292 Food Safety Assurance Systems: Audits of Food Safety Management SystemsSee also: Food Safety Assurance Systems: Documentation andRecord Keeping; Investigation of Incidents in Industry; PersonalHygiene and Employee Health. Public Health Measures: FoodInspections and Enforcement Systems; Modern Approach to FoodSafety Management: An OverviewFurther Reading
Campden BRI (2009) HACCP Auditing Standard, 2nd edn. UK: Campden BRI.Dillon M and Griffith C (eds.) (2001) Auditing in the Food Industry. Cambridge,
England: Woodhead Publishing in Food Science and Technology.FAO/WHO (1998) Guidance on regulatory assessment of HACCP. Report of a Joint
FAO/WHO Consultation on the Role of Government Agencies in AssessingHACCP, 26 June. Geneva: World Health Organization.
FAO/WHO (2004) Global forum of food safety regulators, building effective foodsafety systems. Proceedings of the Forum. Bangkok, Thailand, 1214 OctoberRome: FAO.
ISO (2007) Food Safety Management Systems Requirements for Bodies ProvidingAudit and Certification of Food Safety Management Systems. ISO/TS 22003:2007. Geneva: International Standardization Organization.Motarjemi Y (2013) Human Factor in food safety management. In: Motarjemi Y andLelieveld H (eds.) Food Safety Management: A practical Guide for the FoodIndustry. Waltham, MA: Elsevier.
Motarjemi Y and Lelieveld HLM (eds.) (2014) Food Safety Management: A PracticalGuide for the Food Industry. Waltham, MA: Elsevier.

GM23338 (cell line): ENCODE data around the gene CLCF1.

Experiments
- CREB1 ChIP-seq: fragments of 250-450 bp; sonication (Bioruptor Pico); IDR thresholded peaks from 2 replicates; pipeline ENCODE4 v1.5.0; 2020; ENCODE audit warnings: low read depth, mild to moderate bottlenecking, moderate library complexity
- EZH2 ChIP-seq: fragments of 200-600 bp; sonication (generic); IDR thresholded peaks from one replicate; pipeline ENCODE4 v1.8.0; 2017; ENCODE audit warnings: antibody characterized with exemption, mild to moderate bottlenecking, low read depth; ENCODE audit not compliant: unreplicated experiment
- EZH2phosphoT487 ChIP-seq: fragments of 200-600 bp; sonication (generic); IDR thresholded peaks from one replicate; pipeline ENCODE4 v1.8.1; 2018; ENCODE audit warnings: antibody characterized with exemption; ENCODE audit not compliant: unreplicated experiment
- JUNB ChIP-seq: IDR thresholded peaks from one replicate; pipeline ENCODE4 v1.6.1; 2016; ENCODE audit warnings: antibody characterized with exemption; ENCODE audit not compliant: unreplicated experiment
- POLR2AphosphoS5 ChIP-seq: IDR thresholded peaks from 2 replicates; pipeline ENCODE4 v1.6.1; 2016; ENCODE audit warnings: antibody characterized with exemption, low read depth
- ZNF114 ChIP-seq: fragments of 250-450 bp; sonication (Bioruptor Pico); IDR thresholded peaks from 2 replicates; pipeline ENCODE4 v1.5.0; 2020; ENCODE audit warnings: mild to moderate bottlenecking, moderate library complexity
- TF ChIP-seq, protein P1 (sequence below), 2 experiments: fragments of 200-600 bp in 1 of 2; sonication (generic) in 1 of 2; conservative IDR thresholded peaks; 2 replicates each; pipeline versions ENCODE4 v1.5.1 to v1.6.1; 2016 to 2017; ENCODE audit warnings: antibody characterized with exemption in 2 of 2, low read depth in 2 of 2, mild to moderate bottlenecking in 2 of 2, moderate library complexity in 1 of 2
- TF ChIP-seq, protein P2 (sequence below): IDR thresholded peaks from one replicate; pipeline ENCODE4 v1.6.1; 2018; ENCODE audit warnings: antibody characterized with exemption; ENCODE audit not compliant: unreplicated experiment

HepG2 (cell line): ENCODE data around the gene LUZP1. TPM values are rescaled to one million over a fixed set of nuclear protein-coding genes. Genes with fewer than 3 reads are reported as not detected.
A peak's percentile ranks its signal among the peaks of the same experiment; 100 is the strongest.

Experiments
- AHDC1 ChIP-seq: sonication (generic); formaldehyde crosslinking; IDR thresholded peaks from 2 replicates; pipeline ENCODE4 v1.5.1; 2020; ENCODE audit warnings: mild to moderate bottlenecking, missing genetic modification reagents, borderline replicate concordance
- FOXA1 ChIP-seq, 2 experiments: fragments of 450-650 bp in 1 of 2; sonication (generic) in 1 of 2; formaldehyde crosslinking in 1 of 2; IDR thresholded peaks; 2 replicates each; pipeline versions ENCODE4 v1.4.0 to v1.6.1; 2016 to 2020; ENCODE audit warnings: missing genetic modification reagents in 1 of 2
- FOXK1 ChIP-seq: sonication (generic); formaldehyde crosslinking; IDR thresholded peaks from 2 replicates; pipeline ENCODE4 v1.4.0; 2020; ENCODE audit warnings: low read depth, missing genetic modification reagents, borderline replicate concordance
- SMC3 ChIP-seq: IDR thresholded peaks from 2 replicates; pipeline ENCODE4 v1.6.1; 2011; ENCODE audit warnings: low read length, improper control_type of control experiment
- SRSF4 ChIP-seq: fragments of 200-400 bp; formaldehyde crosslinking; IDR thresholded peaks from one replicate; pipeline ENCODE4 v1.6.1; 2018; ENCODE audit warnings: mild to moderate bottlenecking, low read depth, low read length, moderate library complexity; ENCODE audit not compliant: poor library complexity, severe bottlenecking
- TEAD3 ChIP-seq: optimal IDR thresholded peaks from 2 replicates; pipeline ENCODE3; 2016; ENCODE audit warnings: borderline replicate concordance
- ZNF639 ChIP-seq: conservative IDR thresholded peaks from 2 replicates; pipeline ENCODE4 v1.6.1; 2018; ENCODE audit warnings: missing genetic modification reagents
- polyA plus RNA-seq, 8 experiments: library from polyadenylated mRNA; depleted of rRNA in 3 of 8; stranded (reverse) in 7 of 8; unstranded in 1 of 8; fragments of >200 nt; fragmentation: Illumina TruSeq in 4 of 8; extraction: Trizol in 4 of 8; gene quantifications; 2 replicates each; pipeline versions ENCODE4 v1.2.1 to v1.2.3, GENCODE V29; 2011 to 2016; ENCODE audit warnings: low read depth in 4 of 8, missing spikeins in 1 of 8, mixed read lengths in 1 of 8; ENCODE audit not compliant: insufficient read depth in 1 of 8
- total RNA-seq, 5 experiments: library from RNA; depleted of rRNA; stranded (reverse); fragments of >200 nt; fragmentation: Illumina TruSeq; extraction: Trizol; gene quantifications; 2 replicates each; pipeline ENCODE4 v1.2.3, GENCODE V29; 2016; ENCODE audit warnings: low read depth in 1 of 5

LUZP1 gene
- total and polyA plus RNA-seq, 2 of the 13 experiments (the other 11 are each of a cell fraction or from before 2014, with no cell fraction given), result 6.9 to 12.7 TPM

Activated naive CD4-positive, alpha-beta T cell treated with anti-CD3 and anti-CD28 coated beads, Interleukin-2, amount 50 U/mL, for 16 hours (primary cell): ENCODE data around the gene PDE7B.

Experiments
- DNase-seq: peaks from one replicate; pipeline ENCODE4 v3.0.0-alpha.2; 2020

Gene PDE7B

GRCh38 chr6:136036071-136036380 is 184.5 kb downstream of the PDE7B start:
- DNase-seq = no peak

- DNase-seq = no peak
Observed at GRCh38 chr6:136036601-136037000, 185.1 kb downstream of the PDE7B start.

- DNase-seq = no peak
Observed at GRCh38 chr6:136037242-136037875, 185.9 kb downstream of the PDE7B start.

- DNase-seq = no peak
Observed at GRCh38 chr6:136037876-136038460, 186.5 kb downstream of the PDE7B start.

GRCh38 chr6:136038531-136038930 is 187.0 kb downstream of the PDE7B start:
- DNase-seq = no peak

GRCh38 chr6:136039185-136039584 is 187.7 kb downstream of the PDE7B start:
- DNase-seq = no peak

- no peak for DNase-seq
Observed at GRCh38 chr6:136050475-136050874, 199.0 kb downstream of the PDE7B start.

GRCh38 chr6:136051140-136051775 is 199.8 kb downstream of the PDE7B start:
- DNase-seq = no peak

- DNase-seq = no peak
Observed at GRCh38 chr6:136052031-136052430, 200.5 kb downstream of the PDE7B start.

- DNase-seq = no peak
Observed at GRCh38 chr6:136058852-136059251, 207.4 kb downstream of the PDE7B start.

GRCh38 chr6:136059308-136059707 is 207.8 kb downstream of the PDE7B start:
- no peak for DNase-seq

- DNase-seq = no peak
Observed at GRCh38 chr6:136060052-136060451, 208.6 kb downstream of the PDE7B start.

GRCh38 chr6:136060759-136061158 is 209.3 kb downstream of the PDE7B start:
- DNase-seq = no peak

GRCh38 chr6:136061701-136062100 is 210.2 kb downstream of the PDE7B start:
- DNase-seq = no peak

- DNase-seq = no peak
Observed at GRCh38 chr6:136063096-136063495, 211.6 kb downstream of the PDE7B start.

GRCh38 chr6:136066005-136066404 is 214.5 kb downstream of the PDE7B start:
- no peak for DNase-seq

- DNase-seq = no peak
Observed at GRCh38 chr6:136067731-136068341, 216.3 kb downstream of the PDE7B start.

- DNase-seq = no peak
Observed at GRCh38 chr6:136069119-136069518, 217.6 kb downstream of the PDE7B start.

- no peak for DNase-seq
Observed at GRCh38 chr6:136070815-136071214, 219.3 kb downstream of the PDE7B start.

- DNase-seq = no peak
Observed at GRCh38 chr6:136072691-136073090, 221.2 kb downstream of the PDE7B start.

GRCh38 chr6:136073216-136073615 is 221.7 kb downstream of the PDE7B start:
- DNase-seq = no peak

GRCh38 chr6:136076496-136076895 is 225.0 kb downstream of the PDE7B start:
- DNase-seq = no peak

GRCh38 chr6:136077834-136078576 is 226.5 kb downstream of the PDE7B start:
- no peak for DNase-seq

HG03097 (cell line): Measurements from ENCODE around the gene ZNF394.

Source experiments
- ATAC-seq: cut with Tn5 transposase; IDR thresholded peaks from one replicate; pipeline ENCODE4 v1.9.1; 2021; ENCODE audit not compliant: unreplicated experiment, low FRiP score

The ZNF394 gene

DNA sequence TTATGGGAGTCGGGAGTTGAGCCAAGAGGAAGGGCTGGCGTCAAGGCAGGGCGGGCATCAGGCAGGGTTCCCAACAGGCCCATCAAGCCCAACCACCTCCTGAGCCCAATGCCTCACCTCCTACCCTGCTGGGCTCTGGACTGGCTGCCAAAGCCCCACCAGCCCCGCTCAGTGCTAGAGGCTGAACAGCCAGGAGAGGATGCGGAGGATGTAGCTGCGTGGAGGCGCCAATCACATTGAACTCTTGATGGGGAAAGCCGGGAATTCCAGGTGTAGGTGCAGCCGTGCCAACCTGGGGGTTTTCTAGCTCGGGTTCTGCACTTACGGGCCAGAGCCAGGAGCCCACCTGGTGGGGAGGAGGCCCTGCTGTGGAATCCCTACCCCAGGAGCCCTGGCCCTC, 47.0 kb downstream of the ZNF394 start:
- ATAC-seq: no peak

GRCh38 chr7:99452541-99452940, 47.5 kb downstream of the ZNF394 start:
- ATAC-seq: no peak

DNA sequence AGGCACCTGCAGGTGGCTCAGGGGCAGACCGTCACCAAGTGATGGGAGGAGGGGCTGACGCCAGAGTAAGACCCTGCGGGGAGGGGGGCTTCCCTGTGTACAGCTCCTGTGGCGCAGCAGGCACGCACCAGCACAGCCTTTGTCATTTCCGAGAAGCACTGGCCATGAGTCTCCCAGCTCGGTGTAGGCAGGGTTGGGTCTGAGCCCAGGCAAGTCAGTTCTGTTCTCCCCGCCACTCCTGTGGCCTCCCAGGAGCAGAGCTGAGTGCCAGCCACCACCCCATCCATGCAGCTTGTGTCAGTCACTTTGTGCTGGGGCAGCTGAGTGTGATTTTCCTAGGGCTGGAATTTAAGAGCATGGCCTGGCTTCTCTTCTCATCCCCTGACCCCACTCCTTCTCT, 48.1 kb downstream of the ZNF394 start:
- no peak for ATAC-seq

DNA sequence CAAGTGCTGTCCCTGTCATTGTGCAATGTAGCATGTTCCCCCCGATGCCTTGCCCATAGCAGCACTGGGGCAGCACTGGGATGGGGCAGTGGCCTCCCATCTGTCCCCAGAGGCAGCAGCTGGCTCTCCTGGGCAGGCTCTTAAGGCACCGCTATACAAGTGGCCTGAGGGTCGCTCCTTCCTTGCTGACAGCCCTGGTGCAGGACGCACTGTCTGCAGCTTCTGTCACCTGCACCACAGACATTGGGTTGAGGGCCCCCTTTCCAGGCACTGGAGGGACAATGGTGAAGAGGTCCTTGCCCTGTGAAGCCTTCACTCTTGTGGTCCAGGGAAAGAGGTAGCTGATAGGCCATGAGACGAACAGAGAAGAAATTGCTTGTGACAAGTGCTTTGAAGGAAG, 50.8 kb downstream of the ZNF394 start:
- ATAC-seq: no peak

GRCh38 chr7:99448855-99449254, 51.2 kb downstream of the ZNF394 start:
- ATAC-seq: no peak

Motarjemi Y and Mortimore S (2013) Assessment of food safety managementsystems. In: Motarjemi Y and Lelieveld H (eds.) Food Safety Management: APractical Guide For The Food Industry. Waltham, MA: Elsevier.Relevant Websites
Codex Alimentarius: Food Import and Export Inspection and Certification
FAO: Risk-Based Food Inspection Manual.
Guidance on Regulatory Assessment of HACCP: Report of a Joint FAO/WHO
Consultation on the Role of Government Agencies in Assessing HACCP, 1998.
ISO/TS 22003:2007 Food safety management systems Requirements for
bodies providing audit and certification of food safety management systems.
Food Safety Assurance Systems: Audits of Food Safety Management SystemsFood Safety Assurance Systems: Audits of Food...IntroductionDefinition and PurposeScope and Frequency of AuditsCompetence of AuditorsReporting StructureThe Procedure and MethodologyThe Planning ProcessThe Desktop AuditOn-Site AuditEvaluation ProcessReporting and Follow-Up
ConclusionAcknowledgmentSee alsoFurther ReadingRelevant Websites